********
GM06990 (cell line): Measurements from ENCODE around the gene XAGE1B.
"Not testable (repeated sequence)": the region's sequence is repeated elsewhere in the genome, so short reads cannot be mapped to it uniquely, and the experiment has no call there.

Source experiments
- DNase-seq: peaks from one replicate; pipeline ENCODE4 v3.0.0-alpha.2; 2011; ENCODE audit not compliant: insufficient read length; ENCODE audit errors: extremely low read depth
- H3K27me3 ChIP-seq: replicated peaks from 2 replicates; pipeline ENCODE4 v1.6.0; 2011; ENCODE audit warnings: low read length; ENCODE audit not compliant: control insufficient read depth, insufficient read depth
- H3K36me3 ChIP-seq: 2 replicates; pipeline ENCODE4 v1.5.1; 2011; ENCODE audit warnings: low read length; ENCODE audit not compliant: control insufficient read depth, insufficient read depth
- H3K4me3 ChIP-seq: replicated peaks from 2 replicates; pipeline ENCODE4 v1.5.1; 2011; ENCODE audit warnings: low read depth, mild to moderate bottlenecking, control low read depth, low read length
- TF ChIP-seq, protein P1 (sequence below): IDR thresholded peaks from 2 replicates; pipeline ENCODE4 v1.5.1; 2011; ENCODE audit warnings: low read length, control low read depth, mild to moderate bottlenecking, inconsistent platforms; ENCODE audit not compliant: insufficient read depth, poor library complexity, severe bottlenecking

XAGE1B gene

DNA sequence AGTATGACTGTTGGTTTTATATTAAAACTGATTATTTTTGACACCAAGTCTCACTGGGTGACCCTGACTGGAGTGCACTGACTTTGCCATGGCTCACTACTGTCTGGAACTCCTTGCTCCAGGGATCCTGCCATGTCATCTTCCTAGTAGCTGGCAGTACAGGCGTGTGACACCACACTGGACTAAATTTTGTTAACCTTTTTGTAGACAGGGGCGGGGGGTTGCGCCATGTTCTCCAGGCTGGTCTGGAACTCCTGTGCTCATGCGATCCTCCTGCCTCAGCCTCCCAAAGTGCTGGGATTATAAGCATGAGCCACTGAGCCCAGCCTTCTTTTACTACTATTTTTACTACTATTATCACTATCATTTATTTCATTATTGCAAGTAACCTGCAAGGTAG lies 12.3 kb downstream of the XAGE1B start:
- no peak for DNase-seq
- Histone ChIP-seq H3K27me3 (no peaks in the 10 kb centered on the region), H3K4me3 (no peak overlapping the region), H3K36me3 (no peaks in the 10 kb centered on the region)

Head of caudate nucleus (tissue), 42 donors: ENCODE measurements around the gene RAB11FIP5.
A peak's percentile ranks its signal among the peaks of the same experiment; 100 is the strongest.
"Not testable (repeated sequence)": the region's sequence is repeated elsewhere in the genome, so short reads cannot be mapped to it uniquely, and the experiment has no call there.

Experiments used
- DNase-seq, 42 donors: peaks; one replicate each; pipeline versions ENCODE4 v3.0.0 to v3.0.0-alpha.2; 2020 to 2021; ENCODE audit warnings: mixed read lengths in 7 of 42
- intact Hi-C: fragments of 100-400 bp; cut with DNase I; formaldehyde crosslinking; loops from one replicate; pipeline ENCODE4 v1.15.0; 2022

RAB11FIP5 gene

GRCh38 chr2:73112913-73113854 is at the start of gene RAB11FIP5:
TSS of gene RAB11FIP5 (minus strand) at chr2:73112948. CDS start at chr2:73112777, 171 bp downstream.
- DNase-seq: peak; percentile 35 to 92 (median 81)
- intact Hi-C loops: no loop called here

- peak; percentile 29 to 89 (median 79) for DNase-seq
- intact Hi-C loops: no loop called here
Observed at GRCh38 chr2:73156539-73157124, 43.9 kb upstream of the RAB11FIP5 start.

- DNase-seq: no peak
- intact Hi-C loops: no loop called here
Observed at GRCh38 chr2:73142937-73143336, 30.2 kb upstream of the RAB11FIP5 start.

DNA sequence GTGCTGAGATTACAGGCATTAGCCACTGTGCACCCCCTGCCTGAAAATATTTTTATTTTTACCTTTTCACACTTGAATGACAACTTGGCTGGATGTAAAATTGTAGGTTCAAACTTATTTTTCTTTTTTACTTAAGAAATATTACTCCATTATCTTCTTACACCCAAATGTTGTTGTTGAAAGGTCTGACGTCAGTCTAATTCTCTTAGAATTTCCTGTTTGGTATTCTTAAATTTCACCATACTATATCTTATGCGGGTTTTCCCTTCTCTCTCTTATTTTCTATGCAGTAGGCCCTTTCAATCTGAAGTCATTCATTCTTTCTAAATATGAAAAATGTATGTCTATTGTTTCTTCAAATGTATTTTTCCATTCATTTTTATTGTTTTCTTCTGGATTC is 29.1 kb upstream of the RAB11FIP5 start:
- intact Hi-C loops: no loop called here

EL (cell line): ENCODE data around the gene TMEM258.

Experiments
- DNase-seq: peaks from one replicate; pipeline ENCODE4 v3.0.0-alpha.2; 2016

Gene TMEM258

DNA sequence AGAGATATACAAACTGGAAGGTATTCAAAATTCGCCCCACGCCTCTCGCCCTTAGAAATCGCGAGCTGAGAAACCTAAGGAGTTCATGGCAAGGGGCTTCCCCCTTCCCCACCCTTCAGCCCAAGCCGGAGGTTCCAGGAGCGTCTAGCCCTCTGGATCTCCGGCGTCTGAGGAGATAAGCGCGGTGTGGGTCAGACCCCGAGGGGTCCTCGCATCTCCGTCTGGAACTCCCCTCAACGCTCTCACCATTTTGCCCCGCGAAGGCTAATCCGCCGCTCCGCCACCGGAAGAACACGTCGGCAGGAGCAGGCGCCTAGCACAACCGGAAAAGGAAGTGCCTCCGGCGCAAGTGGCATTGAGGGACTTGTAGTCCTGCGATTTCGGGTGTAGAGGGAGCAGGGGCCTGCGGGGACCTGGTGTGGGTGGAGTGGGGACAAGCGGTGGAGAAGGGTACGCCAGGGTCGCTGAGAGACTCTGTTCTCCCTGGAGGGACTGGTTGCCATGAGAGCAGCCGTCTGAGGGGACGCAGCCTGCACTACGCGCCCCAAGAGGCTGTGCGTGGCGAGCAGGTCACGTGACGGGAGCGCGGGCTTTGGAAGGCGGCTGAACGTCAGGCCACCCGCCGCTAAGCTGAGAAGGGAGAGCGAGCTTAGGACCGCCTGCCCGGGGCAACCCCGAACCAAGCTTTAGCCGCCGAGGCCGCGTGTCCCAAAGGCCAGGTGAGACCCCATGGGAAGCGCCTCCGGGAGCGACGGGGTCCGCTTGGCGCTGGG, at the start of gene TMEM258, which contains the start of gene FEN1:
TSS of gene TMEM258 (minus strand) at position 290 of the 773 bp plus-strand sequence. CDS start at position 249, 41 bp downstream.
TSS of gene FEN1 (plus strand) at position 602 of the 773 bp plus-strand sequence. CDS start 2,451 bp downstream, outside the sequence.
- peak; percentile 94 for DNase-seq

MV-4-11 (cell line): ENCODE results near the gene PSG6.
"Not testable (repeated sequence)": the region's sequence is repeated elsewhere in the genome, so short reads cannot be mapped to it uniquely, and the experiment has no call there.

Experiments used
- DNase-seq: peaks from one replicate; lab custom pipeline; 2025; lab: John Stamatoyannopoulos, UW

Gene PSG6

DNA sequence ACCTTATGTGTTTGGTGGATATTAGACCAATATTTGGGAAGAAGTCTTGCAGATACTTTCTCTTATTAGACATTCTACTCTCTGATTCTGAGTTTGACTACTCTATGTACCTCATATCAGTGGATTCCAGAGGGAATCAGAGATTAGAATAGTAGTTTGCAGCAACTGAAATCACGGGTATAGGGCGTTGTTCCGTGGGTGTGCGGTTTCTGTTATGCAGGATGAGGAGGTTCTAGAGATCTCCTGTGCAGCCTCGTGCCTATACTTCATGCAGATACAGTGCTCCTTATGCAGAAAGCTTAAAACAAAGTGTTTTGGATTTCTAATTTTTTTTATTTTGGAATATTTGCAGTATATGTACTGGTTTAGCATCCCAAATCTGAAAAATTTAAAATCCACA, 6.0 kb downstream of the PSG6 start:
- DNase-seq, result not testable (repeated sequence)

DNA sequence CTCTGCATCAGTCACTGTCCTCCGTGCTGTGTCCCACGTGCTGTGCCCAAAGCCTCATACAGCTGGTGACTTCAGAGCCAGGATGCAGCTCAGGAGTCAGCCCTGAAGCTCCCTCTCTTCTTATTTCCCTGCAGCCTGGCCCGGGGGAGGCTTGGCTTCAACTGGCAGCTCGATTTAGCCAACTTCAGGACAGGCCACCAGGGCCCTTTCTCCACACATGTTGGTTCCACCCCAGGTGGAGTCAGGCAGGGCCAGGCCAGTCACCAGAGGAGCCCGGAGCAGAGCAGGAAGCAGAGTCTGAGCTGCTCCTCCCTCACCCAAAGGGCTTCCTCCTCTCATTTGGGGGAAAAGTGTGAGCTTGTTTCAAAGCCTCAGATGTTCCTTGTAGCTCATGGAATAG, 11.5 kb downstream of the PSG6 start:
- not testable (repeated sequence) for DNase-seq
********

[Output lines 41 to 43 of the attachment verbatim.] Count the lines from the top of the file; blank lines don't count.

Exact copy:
"Not testable (repeated sequence)": the region's sequence is repeated elsewhere in the genome, so short reads cannot be mapped to it uniquely, and the experiment has no call there.

Experiments used
- DNase-seq: peaks from one replicate; lab custom pipeline; 2025; lab: John Stamatoyannopoulos, UW